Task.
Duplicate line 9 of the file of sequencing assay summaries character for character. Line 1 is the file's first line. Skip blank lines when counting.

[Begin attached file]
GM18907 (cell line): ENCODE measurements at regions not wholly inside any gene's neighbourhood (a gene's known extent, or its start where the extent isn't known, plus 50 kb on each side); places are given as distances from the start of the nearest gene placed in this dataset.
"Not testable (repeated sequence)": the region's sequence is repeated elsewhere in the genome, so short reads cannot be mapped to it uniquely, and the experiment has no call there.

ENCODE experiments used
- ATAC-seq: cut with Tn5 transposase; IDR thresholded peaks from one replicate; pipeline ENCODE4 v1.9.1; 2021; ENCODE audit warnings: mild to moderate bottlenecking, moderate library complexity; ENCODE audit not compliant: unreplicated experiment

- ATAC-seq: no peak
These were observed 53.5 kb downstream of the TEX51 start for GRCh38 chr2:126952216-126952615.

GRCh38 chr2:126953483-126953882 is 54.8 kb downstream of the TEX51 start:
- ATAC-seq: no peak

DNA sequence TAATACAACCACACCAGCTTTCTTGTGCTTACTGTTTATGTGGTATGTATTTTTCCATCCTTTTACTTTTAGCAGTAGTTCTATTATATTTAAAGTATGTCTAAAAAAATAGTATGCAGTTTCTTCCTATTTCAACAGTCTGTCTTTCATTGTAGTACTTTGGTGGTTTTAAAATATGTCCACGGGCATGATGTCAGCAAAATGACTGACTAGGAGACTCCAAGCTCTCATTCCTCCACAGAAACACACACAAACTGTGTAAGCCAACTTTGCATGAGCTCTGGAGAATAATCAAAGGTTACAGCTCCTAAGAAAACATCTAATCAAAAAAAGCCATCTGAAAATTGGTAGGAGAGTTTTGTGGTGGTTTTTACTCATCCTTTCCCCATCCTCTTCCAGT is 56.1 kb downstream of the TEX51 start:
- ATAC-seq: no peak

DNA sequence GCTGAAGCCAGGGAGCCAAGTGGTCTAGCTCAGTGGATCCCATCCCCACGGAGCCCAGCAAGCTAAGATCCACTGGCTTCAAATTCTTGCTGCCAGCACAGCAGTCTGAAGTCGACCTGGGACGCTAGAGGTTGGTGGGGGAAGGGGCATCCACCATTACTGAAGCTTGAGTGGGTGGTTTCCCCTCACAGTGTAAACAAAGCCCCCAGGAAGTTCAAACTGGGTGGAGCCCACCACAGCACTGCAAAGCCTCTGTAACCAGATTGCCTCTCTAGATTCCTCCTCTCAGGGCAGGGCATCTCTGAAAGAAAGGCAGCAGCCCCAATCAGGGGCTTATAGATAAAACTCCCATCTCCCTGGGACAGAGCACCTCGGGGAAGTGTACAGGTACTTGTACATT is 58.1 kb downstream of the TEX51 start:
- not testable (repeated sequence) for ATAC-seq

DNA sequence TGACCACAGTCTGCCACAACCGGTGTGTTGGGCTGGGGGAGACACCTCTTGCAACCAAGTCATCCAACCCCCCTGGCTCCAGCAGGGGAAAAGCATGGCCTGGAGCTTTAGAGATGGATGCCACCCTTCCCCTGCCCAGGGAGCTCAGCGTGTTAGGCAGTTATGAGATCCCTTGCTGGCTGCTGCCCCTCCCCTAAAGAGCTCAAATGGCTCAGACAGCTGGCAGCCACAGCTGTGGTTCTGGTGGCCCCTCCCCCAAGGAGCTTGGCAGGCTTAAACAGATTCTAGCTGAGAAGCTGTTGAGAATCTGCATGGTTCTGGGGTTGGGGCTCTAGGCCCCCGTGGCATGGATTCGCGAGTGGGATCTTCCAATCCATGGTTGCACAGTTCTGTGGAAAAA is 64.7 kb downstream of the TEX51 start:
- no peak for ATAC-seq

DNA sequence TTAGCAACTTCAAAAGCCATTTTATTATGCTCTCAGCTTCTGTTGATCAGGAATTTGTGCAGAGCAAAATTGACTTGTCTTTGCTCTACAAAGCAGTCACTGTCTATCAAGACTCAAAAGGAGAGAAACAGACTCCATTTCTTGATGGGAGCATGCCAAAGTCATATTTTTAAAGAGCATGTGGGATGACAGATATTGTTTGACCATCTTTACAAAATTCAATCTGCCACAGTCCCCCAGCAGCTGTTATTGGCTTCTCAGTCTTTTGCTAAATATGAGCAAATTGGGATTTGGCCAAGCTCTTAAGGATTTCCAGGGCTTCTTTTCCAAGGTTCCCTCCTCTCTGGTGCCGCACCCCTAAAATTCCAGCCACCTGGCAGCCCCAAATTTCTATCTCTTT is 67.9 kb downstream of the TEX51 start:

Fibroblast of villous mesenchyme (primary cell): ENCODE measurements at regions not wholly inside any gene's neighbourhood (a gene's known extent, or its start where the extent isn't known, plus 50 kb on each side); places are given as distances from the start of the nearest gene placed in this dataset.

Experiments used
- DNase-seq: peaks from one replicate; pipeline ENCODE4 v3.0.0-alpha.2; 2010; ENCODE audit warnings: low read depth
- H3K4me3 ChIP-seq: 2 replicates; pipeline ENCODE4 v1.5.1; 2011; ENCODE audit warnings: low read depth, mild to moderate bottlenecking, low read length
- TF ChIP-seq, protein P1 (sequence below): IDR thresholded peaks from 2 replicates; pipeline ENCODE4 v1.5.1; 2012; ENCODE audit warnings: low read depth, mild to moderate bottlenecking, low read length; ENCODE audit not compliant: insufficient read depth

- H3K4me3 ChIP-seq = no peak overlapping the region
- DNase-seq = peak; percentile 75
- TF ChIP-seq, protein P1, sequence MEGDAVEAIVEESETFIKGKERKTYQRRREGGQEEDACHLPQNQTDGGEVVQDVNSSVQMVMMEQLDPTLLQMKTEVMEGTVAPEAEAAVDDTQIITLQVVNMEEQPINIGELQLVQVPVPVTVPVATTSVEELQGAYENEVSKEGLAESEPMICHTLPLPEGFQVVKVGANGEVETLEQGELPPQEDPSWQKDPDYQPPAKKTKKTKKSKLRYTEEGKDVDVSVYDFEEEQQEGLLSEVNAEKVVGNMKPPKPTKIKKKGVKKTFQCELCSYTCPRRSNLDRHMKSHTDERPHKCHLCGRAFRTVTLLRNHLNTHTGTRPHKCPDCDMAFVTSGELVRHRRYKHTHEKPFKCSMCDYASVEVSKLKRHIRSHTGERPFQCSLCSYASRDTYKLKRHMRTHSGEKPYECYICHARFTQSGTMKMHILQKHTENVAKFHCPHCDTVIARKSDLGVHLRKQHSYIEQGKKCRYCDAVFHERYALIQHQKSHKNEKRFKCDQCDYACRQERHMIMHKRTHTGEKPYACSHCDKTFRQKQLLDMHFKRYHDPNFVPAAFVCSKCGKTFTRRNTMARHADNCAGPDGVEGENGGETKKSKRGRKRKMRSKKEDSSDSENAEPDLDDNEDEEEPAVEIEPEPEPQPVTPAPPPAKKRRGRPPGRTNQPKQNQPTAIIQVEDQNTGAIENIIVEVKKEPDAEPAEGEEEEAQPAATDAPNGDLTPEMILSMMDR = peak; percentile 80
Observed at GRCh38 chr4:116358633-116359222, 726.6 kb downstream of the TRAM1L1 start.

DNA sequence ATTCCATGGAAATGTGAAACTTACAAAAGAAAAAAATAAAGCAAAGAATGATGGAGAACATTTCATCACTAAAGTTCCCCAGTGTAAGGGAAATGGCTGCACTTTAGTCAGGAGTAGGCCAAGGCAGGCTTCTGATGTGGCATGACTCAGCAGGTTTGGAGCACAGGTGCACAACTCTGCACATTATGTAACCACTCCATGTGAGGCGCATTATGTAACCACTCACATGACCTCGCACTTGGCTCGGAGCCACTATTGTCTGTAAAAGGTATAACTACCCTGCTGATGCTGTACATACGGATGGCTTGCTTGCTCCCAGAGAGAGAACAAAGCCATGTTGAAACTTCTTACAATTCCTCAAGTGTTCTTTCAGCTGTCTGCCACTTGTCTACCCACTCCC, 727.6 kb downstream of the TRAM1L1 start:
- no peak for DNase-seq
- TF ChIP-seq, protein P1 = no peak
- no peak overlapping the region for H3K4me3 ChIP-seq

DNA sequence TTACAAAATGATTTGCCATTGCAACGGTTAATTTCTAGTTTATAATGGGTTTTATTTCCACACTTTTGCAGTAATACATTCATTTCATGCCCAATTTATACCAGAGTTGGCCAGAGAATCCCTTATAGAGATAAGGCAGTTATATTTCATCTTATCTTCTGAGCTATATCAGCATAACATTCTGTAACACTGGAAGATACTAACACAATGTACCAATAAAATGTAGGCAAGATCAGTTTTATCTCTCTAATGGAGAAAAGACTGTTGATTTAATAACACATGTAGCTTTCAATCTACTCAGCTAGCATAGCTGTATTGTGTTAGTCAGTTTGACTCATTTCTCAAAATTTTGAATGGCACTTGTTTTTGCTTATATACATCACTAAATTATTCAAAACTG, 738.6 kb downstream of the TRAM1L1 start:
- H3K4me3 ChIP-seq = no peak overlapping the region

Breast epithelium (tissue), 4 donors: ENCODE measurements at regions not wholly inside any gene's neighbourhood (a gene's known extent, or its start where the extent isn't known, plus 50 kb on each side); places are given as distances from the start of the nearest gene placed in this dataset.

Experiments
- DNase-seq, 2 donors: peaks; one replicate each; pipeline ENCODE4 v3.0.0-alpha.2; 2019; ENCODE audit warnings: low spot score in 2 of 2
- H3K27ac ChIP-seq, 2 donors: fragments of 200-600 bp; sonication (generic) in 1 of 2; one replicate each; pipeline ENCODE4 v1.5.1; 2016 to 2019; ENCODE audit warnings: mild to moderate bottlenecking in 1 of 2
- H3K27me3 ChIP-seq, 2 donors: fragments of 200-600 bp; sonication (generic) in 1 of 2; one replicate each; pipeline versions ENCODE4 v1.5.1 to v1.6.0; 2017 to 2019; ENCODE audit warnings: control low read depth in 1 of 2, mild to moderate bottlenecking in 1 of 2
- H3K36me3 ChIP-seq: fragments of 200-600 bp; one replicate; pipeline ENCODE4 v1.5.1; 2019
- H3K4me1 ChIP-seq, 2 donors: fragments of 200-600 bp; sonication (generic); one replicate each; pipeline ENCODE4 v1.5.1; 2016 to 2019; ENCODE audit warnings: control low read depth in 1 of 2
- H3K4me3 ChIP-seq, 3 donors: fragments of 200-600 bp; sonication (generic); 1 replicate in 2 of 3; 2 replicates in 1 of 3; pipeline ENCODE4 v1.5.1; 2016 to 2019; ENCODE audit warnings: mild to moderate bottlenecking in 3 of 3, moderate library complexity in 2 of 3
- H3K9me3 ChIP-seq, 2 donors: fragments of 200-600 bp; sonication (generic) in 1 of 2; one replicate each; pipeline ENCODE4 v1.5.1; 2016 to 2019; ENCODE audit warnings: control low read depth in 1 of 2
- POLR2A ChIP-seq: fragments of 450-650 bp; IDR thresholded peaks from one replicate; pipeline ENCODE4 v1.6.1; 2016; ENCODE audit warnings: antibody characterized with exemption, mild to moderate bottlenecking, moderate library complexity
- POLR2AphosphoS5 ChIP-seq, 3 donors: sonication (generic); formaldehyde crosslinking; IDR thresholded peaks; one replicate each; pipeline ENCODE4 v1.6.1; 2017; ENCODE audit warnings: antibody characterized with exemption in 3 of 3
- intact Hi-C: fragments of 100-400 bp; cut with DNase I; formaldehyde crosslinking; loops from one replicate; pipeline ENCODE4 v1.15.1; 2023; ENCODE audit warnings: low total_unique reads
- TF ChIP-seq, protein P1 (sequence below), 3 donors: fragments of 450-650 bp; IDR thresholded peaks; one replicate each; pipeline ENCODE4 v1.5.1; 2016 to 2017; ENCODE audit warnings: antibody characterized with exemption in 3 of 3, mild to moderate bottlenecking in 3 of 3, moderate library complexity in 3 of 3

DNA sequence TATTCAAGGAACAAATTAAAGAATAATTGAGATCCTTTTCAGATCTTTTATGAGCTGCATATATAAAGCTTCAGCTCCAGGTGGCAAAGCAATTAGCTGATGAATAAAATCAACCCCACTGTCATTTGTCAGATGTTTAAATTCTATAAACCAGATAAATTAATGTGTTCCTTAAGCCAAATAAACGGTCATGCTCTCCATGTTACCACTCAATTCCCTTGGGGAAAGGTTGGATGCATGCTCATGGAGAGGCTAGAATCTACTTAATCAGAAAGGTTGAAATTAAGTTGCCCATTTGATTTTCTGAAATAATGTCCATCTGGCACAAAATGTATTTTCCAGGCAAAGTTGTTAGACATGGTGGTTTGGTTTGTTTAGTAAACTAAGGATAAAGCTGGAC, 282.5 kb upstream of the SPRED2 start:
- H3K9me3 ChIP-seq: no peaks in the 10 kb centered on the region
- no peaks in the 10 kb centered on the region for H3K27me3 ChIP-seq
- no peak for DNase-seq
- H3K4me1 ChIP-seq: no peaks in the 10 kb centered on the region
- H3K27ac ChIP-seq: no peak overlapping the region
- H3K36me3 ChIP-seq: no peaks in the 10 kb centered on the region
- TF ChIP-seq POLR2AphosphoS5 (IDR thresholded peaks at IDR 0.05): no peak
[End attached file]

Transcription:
DNA sequence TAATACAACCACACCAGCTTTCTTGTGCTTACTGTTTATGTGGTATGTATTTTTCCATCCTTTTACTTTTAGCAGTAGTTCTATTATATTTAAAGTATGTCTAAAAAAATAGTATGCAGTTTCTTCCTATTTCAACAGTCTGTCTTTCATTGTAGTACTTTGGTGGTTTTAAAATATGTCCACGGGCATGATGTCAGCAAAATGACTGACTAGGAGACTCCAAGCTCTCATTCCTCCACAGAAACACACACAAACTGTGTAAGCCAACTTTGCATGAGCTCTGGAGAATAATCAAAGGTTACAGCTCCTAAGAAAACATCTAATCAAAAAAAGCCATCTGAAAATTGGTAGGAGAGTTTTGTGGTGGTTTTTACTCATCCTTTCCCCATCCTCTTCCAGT is 56.1 kb downstream of the TEX51 start: